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The Intestinal Microbiota

Our intestines are home to a diverse community of bacteria, fungi, yeast and even viruses. The complex interrelation among these communities, our immunity, and our bodily functions is highly sophisticated and research has shown that their effect on our health is unquestionable.

Just to get a better understanding of the immense size of these communities, we must take a look at the amount of intestinal microbiota present in the various digestive organs of a typical adult [1]:

(CFU = Colony forming units)

  • Esophagus – 10,000 to 1,000,000 CFU/ml
  • Stomach – 10,000 CFU/ml
  • Duodenum – 1,000 to 10,000 CFU/ml
  • Jejunum – 1,000 to 100,000 CFU/ml
  • Colon – 10,000,000,000 to 100,000,000,000 CFU/ml
  • Ileum – 10,000,000 to 100,000,000 CFU/ml

From these numbers, it becomes quite clear that the complexity of the intestinal tract may make it quite difficult to comprehend or draw any conclusion from. However, recent advances in DNA sequencing have finally allowed researchers to gain some insights into this complexity.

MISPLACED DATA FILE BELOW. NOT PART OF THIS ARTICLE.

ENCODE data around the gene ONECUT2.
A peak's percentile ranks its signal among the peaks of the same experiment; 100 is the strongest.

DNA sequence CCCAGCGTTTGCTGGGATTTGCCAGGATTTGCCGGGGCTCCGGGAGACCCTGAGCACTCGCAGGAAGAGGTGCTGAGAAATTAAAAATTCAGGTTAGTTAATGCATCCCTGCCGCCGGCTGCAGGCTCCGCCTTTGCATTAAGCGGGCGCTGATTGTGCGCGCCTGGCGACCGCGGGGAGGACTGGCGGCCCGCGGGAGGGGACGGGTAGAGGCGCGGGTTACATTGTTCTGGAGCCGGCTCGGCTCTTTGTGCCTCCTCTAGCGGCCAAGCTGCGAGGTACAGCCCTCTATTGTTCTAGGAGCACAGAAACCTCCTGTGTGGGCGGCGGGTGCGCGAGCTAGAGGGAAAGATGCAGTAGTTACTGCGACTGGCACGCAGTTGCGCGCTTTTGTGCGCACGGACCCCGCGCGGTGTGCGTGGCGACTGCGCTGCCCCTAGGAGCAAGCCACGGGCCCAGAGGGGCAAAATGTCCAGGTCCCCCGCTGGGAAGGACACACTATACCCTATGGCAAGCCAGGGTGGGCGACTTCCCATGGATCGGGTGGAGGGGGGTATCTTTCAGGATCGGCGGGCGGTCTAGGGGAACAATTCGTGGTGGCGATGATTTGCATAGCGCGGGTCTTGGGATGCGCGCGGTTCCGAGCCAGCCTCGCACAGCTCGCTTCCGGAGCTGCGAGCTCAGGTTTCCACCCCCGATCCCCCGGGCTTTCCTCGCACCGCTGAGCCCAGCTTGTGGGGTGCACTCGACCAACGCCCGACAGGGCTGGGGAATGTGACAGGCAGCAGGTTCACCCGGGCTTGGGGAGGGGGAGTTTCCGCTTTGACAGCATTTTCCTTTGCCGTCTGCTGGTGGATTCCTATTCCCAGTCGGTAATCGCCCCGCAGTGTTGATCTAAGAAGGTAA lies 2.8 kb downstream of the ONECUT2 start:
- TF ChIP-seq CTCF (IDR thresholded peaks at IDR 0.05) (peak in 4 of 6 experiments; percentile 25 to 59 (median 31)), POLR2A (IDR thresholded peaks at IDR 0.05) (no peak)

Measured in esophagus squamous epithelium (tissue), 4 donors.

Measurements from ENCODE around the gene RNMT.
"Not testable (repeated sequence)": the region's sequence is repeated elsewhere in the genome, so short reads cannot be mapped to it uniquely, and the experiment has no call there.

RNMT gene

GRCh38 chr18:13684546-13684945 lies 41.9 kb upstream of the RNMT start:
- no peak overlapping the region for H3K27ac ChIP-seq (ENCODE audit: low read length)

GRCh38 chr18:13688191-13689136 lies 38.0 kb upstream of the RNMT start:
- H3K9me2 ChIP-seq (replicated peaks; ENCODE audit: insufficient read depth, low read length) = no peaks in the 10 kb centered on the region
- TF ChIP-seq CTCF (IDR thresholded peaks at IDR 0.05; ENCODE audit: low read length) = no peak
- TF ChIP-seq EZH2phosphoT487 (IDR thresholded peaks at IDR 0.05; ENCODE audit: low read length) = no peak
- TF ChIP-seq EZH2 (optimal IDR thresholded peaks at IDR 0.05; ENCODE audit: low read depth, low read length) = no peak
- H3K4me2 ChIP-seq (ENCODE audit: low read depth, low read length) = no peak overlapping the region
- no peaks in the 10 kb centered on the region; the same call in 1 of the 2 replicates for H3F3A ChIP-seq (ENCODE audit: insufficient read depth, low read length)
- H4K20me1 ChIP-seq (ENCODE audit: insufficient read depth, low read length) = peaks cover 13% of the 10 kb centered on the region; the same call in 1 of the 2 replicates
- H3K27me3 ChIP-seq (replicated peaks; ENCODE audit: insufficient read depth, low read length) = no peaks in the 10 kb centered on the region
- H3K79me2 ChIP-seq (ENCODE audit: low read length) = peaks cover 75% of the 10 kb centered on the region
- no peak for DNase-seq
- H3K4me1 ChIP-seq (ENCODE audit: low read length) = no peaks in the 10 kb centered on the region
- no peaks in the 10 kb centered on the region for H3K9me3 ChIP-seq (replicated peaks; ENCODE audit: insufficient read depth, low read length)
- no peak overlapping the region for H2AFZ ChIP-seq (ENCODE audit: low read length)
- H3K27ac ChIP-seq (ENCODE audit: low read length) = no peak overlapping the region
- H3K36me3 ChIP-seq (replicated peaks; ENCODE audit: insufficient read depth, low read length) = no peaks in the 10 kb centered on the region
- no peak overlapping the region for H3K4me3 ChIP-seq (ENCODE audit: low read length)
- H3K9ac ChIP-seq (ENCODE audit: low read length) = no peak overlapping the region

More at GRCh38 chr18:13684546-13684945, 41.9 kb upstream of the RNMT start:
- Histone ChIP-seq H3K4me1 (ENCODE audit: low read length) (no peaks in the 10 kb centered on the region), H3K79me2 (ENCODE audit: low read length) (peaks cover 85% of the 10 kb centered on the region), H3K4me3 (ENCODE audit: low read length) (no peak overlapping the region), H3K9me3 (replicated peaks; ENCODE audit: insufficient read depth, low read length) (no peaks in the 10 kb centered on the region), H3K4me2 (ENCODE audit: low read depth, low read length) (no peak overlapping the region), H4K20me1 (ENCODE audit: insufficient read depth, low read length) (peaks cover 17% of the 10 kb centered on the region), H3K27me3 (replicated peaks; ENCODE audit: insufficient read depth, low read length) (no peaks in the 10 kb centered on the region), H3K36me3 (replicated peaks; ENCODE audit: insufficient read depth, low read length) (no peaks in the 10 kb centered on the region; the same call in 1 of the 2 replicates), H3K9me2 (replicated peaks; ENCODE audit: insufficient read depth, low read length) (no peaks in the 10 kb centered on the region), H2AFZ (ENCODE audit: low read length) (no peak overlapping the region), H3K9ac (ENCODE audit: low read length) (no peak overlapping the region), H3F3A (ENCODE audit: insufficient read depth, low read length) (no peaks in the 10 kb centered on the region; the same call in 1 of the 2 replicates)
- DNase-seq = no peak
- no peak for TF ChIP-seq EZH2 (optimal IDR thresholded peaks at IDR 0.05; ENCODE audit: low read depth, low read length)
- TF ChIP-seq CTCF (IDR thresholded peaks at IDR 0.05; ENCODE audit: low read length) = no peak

Section Outline

This section provides a close look at the significance of the intestinal microbiota, what influences it’s composition and potential issues which can arise. The content is broken down into the following sub-sections:

  1. Importance in Health and Disease
    Introduces the relationship between the intestinal microbiota and health
  2. Factors Affecting the Microbiota
    Reviews of the some most prominent factors affecting the microbiota
  3. Dysbiosis and Gut Permeability
    Highlights the importance of the gut barrier and potential issues which can arise
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About Michael Anders

After being affected by seborrheic dermatitis, I have made it my goal to gather and organize all the information that has helped me in my journey.

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